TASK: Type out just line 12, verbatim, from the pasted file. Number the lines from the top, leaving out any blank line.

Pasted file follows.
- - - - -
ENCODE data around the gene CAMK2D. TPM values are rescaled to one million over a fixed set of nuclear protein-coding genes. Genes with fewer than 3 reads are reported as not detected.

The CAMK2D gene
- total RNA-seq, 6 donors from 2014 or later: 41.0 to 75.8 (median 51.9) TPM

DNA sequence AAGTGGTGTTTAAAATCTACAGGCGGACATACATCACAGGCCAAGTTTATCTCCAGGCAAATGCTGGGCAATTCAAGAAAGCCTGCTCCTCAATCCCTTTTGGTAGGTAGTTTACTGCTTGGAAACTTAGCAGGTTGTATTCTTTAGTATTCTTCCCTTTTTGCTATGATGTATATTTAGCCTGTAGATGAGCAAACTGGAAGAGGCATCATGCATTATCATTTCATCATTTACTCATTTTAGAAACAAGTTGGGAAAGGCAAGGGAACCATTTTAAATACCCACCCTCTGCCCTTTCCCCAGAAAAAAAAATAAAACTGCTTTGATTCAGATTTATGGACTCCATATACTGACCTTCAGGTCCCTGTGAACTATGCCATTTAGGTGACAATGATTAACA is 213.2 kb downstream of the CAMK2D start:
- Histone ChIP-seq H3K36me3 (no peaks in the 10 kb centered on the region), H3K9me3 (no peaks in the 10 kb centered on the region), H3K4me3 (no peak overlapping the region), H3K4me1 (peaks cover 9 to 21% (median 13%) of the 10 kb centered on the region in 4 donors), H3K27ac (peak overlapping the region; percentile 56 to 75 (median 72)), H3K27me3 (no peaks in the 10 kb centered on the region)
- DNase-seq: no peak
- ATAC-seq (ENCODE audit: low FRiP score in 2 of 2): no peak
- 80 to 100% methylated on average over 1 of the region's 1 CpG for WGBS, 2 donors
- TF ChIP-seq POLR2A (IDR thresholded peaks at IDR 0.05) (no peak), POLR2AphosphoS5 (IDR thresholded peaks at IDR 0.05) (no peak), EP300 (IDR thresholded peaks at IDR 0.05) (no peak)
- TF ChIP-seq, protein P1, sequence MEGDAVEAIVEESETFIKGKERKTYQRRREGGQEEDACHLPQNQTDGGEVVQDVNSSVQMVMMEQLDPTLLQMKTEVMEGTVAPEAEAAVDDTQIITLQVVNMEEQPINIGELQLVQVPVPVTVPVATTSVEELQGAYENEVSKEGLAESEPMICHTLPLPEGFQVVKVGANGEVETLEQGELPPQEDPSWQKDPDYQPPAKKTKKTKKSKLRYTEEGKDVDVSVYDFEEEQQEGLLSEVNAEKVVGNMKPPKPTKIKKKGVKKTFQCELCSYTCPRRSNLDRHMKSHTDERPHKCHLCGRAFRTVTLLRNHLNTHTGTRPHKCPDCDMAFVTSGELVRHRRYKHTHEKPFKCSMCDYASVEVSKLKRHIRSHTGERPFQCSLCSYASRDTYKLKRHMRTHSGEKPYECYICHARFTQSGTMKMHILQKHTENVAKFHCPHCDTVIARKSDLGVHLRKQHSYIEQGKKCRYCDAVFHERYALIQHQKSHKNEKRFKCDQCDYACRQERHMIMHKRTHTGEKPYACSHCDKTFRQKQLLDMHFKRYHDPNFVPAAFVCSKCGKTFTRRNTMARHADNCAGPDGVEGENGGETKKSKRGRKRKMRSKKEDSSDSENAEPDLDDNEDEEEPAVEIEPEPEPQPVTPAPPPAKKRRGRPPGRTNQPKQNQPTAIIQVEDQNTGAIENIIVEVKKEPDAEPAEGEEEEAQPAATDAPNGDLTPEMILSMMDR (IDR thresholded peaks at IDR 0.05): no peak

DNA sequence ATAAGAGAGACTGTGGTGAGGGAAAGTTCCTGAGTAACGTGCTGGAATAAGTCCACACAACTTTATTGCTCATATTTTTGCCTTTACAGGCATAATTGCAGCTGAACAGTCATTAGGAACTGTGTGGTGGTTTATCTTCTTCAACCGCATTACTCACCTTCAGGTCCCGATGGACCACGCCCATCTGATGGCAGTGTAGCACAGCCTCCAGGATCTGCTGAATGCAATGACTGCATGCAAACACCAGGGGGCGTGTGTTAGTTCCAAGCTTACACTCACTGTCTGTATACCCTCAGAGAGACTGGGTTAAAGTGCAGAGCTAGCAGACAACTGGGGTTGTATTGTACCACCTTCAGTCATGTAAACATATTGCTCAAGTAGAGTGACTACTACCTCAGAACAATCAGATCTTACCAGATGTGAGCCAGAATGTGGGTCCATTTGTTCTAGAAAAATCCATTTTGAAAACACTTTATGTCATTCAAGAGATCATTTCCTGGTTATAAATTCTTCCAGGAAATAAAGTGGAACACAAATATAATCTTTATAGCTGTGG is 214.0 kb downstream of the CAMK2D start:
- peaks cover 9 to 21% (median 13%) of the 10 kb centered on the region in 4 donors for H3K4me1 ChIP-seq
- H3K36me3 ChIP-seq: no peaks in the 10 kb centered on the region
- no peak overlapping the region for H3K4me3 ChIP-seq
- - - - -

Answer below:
- peaks cover 9 to 21% (median 13%) of the 10 kb centered on the region in 4 donors for H3K4me1 ChIP-seq